Background: To establish the benefits and risks of nebulised antipseudomonal therapy in cystic fibrosis the results of relevant randomised controlled trials were combined.
Methods: The therapeutic end points compared were (a) number of pulmonary exacerbations requiring treatment with systemic antibiotics, (b) measurable alteration in respiratory tract pseudomonal load, (c) alteration in lung function on spirometric assessment, (d) development of resistance in respiratory tract Pseudomonas strains to the nebulised antipseudomonal used in each randomised controlled trial, and (e) renal and auditory impairment.
Results: Five studies were suitable for meta-analysis, eight others could not be included because of inadequate outcome description or the lack of appropriate randomisation. Meta-analysis shows benefit for nebulised antipseudomonal antibiotic therapy with no demonstrable adverse effect other than a possible increase in in vitro antibiotic resistance of Pseudomonas aeruginosa of the respiratory tract.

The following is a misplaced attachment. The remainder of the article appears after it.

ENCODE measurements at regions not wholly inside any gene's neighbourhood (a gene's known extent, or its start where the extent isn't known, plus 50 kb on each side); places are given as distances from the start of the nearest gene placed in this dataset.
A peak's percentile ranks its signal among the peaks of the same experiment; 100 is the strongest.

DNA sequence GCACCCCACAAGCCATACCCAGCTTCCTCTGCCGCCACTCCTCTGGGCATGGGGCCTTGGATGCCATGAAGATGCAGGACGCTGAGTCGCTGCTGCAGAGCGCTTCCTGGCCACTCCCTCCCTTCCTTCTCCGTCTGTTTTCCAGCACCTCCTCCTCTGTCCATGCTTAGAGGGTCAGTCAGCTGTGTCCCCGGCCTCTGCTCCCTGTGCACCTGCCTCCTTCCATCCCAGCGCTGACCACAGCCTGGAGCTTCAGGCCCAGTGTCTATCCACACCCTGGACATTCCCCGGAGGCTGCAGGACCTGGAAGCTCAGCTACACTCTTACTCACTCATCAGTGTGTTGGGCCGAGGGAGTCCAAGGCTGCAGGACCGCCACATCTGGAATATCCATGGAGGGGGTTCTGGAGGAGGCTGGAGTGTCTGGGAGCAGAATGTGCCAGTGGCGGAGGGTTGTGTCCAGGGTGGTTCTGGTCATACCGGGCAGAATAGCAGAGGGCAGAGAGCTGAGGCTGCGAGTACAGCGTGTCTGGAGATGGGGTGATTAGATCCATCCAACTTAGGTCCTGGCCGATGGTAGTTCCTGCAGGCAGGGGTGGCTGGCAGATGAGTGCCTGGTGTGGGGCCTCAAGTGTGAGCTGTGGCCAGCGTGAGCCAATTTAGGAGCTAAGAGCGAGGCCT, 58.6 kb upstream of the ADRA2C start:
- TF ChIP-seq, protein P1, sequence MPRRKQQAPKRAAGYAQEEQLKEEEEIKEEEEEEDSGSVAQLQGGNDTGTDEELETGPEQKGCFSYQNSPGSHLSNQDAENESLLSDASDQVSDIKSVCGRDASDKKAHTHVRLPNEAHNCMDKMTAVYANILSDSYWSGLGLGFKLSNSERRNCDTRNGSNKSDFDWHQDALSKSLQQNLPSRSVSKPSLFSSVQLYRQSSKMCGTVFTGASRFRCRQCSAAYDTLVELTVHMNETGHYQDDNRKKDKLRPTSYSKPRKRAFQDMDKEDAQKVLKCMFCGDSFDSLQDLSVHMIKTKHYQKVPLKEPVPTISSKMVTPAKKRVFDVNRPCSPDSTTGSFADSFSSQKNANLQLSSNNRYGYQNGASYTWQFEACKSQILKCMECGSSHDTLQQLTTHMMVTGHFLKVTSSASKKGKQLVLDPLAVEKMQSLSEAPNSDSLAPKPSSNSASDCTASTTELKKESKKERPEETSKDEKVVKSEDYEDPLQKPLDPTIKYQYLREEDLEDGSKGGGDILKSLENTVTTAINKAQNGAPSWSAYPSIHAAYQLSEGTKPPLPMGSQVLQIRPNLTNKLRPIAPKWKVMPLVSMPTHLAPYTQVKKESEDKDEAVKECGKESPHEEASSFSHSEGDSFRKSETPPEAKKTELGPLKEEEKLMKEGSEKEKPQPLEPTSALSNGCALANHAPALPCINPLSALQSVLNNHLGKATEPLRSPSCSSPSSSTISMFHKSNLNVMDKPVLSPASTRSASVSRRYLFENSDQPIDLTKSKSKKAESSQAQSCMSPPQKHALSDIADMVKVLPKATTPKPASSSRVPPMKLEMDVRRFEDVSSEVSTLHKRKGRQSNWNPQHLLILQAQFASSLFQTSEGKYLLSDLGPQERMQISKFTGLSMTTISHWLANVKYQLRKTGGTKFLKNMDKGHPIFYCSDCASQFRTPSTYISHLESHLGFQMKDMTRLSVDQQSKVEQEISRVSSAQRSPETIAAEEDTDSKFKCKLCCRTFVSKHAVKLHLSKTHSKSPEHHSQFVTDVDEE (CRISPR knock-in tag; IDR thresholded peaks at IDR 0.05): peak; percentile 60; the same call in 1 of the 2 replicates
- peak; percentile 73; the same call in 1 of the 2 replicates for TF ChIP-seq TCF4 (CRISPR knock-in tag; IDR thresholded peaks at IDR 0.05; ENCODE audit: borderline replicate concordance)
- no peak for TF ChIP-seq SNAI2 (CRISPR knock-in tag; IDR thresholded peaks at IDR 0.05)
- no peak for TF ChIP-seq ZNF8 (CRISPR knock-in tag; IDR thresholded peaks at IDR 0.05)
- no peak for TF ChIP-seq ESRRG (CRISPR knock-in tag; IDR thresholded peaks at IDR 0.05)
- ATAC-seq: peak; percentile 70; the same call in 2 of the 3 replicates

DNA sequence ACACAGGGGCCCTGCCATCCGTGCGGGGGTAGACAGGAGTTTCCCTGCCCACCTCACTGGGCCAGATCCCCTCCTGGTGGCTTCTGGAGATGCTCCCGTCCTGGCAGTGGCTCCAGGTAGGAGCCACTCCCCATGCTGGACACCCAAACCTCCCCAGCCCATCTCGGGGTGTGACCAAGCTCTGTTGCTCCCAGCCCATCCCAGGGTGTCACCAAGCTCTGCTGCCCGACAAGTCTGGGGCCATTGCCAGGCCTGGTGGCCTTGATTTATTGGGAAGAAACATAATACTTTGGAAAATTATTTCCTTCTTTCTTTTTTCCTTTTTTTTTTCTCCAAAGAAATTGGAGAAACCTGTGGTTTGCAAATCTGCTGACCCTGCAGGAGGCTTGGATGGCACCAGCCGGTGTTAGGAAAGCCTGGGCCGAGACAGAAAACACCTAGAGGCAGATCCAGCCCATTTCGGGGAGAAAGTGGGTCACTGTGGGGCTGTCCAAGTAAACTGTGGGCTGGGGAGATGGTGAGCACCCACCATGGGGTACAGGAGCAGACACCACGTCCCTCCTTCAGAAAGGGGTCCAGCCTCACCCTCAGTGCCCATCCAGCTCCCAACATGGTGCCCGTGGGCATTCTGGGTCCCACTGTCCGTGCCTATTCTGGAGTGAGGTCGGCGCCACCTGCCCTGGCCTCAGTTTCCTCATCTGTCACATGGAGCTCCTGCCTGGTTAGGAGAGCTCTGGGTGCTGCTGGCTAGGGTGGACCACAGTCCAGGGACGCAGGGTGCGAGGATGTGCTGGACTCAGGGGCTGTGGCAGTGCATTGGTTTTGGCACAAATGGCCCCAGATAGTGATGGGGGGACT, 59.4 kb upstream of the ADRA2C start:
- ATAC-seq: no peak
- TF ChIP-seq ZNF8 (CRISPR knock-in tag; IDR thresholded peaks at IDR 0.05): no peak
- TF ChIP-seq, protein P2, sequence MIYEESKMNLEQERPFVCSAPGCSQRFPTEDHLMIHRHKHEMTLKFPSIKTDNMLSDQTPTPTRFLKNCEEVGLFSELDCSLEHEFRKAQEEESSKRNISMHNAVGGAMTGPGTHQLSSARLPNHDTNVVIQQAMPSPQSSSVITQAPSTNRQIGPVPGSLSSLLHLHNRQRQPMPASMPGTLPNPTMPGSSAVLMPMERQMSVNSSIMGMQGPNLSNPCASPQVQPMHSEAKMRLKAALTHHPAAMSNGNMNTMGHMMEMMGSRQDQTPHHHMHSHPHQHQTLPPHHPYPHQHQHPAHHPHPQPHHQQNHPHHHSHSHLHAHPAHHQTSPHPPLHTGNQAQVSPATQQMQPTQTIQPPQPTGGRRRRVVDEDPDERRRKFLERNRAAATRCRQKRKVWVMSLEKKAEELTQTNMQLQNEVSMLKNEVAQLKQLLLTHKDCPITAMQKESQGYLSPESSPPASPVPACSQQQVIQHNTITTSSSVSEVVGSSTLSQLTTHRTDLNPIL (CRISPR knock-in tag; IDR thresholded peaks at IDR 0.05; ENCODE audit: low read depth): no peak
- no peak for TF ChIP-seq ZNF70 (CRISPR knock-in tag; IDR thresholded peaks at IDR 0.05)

Conclusions: Although inferences drawn from individual randomised controlled trials concerning the benefits and risks of this form of therapy are conflicting, pooled effect size establishes benefit with nebulised antipseudomonal antibiotic therapy and emphasises its relevance to the integration of information in other areas of controversy relating to the treatment of this disease.